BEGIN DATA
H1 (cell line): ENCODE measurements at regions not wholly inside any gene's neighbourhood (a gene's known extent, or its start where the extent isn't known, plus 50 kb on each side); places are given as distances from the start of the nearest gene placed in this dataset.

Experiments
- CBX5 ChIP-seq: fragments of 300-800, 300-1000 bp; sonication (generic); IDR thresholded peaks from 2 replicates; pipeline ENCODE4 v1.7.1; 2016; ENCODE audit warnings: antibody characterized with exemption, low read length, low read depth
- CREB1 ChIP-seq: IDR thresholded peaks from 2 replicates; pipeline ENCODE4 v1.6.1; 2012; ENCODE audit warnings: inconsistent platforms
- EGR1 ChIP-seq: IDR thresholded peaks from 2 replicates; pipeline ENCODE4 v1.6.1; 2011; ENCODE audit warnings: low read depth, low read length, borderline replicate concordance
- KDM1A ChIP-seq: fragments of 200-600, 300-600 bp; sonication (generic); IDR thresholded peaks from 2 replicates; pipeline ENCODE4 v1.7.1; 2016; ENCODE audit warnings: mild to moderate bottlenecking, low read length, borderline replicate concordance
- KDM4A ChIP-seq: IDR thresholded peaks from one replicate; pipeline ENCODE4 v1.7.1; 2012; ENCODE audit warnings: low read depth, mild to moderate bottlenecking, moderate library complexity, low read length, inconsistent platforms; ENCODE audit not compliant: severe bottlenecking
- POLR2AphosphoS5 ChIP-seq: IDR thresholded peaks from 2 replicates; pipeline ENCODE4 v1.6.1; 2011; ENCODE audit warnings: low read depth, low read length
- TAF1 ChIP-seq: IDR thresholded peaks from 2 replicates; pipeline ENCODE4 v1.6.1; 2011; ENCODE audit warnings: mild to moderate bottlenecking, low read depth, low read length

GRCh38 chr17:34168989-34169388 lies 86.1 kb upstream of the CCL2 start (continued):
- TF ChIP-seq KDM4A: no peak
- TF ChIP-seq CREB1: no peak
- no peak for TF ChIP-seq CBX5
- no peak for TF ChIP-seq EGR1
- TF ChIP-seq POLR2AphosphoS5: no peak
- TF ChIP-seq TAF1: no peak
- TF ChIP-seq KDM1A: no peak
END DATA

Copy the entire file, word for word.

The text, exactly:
H1 (cell line): ENCODE measurements at regions not wholly inside any gene's neighbourhood (a gene's known extent, or its start where the extent isn't known, plus 50 kb on each side); places are given as distances from the start of the nearest gene placed in this dataset.

Experiments
- CBX5 ChIP-seq: fragments of 300-800, 300-1000 bp; sonication (generic); IDR thresholded peaks from 2 replicates; pipeline ENCODE4 v1.7.1; 2016; ENCODE audit warnings: antibody characterized with exemption, low read length, low read depth
- CREB1 ChIP-seq: IDR thresholded peaks from 2 replicates; pipeline ENCODE4 v1.6.1; 2012; ENCODE audit warnings: inconsistent platforms
- EGR1 ChIP-seq: IDR thresholded peaks from 2 replicates; pipeline ENCODE4 v1.6.1; 2011; ENCODE audit warnings: low read depth, low read length, borderline replicate concordance
- KDM1A ChIP-seq: fragments of 200-600, 300-600 bp; sonication (generic); IDR thresholded peaks from 2 replicates; pipeline ENCODE4 v1.7.1; 2016; ENCODE audit warnings: mild to moderate bottlenecking, low read length, borderline replicate concordance
- KDM4A ChIP-seq: IDR thresholded peaks from one replicate; pipeline ENCODE4 v1.7.1; 2012; ENCODE audit warnings: low read depth, mild to moderate bottlenecking, moderate library complexity, low read length, inconsistent platforms; ENCODE audit not compliant: severe bottlenecking
- POLR2AphosphoS5 ChIP-seq: IDR thresholded peaks from 2 replicates; pipeline ENCODE4 v1.6.1; 2011; ENCODE audit warnings: low read depth, low read length
- TAF1 ChIP-seq: IDR thresholded peaks from 2 replicates; pipeline ENCODE4 v1.6.1; 2011; ENCODE audit warnings: mild to moderate bottlenecking, low read depth, low read length

GRCh38 chr17:34168989-34169388 lies 86.1 kb upstream of the CCL2 start (continued):
- TF ChIP-seq KDM4A: no peak
- TF ChIP-seq CREB1: no peak
- no peak for TF ChIP-seq CBX5
- no peak for TF ChIP-seq EGR1
- TF ChIP-seq POLR2AphosphoS5: no peak
- TF ChIP-seq TAF1: no peak
- TF ChIP-seq KDM1A: no peak